The epidemiology of the human papillomavirus related to oropharyngeal head and neck cancer

Laryngoscope. 2016 Apr;126(4):894-900. doi: 10.1002/lary.25767. Epub 2016 Feb 4.


Objective: To summarize the epidemiology of human papillomavirus (HPV)-related oropharyngeal squamous cell carcinomas (OSCC).

Data sources: Articles in the English language referenced in MEDLINE/PubMed from the year 2000 onward.

Review methods: Relevant articles pertaining to the epidemiology of HPV-related OSCC were selected for review, with a particular preference for articles from 2008 onward.

Results: The incidence of HPV-related OSCC continues to increase in North America and Western Europe, with up to 70% of new oropharyngeal cancer cases being attributed to HPV, whereas data from the developing world remain lacking. There is evidence to support distinct risk factors for HPV-related OSCC as compared with HPV-unrelated OSCC. The long-term natural history of HPV infections remains unknown. HPV-related OSCC are associated with an improved prognosis both at the time of primary diagnosis and disease progression. There is preliminary evidence to show that HPV vaccination initiatives are effective in preventing HPV cervical infections, although data related to oral HPV infections are lacking.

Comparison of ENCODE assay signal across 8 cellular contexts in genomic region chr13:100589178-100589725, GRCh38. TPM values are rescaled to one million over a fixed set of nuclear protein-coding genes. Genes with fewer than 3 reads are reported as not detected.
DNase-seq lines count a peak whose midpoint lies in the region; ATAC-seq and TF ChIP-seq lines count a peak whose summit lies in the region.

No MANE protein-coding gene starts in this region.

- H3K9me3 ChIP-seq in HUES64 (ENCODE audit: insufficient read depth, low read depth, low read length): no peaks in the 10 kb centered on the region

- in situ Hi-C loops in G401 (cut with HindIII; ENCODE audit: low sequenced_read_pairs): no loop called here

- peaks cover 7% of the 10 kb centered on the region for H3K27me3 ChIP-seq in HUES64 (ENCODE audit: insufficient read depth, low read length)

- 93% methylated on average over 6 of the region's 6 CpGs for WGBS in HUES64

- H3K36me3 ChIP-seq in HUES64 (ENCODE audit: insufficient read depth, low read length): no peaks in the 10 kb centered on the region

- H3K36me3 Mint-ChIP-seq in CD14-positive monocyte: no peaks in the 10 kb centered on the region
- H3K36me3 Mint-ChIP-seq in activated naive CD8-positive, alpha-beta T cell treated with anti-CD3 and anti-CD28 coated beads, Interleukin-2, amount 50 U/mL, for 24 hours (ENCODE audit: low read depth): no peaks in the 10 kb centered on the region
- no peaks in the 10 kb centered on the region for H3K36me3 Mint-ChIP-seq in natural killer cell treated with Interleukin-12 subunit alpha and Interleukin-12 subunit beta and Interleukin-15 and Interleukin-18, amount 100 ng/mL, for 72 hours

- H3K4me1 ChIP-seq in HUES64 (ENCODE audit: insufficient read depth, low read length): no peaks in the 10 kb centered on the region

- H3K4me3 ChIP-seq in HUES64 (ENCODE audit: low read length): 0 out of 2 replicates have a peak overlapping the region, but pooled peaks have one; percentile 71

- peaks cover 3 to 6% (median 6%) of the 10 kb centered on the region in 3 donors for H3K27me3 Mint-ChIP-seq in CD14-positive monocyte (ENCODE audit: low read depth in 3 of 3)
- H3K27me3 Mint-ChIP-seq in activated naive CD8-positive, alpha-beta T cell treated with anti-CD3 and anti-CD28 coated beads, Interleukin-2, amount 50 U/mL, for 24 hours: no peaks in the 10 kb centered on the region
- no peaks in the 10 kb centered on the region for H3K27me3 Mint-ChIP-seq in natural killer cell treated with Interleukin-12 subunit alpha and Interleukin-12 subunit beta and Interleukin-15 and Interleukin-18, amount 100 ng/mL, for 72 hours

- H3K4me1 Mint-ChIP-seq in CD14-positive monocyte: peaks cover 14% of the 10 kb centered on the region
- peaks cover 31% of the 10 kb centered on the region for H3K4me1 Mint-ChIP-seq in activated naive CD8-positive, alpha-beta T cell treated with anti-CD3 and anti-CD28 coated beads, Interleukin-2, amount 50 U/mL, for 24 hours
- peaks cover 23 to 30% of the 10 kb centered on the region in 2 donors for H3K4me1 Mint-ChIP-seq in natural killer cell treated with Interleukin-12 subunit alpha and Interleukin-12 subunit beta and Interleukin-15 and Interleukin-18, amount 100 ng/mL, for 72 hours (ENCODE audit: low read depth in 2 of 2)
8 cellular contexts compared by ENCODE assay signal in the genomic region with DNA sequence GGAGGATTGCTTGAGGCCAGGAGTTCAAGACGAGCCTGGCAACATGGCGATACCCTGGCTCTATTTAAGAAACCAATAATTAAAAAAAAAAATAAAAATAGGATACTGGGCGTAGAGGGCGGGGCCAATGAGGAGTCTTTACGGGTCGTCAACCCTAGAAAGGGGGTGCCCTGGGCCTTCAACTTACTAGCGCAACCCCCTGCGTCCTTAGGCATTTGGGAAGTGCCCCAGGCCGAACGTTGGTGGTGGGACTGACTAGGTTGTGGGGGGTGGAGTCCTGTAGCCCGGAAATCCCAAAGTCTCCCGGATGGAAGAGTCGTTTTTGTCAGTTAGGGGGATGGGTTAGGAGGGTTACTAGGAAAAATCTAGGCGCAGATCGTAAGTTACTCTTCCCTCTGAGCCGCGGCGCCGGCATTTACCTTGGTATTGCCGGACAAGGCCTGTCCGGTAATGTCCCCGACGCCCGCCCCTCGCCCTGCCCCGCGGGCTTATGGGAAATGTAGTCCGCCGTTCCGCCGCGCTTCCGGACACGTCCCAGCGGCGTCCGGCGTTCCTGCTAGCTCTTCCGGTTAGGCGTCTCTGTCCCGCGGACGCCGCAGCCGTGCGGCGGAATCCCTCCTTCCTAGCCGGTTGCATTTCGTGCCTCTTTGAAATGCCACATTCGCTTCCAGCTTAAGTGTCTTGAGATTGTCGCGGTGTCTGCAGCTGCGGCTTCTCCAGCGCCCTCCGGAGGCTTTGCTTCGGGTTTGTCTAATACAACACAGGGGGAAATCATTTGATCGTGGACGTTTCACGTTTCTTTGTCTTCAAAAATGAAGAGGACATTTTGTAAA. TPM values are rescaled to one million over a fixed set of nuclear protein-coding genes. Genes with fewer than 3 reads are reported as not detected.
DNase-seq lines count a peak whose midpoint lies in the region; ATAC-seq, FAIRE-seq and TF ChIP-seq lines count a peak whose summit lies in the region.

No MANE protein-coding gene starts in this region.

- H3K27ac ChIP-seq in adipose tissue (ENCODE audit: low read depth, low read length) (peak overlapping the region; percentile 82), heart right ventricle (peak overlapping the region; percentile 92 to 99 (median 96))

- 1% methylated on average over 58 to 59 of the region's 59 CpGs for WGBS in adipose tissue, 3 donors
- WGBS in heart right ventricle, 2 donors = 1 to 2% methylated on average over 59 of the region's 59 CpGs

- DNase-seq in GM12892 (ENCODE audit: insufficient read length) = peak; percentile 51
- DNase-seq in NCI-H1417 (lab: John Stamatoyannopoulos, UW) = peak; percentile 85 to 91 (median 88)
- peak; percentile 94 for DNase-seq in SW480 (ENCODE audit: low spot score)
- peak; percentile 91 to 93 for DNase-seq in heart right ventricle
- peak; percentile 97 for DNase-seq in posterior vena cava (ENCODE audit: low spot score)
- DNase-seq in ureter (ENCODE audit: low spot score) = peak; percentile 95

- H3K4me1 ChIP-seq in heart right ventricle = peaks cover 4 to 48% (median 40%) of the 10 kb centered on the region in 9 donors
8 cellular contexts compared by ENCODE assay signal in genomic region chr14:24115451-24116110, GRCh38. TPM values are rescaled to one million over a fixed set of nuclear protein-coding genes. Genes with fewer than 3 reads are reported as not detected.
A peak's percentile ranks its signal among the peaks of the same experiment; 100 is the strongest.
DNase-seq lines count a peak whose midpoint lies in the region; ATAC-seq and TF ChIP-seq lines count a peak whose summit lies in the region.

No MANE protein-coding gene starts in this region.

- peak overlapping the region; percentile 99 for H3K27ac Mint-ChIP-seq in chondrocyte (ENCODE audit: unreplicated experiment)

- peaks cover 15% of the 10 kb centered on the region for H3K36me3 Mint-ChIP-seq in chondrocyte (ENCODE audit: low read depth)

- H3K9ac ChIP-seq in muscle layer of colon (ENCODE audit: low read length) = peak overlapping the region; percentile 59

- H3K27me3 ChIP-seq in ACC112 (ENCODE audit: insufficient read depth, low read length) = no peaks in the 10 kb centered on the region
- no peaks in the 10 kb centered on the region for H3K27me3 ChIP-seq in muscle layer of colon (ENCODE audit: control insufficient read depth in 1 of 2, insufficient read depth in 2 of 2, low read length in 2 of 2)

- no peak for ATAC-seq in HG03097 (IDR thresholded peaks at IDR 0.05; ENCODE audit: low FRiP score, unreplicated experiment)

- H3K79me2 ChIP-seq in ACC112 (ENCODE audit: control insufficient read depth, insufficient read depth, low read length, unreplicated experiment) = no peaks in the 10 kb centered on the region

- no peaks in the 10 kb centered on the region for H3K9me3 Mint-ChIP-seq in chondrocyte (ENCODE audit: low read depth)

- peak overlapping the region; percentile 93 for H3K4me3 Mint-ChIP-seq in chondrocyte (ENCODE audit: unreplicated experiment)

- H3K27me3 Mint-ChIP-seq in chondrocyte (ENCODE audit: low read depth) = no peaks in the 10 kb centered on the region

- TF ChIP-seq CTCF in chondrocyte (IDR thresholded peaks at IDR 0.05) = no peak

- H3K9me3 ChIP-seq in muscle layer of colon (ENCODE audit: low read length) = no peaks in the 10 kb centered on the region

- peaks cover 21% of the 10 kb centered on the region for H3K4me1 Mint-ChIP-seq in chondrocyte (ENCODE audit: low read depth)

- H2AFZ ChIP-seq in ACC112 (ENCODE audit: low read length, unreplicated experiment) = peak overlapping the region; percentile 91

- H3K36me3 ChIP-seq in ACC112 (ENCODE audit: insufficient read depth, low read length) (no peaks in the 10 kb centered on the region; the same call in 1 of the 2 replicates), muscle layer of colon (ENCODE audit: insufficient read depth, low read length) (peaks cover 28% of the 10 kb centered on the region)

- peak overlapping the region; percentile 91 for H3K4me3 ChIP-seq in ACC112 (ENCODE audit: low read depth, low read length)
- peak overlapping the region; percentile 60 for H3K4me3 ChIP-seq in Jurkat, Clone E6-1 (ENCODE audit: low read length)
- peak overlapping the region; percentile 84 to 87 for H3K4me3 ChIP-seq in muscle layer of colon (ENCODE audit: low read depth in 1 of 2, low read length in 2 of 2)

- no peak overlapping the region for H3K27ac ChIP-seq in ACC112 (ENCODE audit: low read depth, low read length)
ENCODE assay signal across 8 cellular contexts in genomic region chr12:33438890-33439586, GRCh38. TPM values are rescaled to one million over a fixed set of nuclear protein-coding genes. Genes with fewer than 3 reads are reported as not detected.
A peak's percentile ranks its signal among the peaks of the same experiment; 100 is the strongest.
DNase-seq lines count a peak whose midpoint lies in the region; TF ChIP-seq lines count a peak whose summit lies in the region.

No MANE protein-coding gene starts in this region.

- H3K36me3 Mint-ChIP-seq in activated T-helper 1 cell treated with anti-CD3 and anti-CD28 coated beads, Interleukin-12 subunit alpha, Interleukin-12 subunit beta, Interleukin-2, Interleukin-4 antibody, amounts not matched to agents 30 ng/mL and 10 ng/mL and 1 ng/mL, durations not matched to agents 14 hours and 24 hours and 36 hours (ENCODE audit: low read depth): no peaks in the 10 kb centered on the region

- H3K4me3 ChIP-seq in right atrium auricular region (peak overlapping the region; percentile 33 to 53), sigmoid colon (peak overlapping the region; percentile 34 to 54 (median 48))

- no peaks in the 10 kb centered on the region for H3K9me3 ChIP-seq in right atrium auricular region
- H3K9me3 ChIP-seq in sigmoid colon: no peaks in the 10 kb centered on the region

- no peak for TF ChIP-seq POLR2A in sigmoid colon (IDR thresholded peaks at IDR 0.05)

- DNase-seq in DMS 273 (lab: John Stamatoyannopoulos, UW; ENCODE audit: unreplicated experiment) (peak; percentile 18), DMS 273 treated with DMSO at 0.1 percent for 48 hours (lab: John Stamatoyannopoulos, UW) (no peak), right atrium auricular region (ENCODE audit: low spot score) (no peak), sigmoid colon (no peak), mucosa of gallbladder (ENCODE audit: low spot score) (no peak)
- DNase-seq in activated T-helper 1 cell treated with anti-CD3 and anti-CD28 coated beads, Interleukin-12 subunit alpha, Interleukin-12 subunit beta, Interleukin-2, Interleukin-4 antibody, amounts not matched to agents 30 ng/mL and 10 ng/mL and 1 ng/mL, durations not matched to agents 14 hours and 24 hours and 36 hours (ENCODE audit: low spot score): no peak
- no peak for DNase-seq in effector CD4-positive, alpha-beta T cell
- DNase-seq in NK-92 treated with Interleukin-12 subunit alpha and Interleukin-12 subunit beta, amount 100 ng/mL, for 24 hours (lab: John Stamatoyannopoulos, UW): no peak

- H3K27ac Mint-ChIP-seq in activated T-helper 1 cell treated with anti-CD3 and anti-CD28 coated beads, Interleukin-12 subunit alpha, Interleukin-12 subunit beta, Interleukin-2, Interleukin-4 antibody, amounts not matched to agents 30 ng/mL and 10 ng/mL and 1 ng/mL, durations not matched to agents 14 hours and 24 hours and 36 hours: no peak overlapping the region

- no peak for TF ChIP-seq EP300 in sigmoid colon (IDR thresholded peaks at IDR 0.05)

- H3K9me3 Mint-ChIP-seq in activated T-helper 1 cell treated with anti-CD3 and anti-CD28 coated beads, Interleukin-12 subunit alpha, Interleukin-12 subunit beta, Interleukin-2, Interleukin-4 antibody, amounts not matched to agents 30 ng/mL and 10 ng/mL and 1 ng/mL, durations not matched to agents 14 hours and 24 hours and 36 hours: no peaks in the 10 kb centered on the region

Conclusion: The epidemiology of HPV-related OSCC is evolving. Further efforts are needed to characterize the natural history of oral HPV infection and its relationship with the eventual development of HPV-associated OSCC to develop effective tools for secondary prevention.

Level of evidence: NA.

Keywords: Oropharynx; epidemiology; head and neck cancer; human papillomavirus; squamous cell carcinoma.

Publication types

  • Review

MeSH terms

  • Disease Progression
  • Head and Neck Neoplasms / epidemiology*
  • Head and Neck Neoplasms / virology*
  • Humans
  • Incidence
  • Oropharyngeal Neoplasms / epidemiology*
  • Oropharyngeal Neoplasms / virology*
  • Papillomaviridae*
  • Papillomavirus Infections / epidemiology*
  • Papillomavirus Infections / virology*
  • Prognosis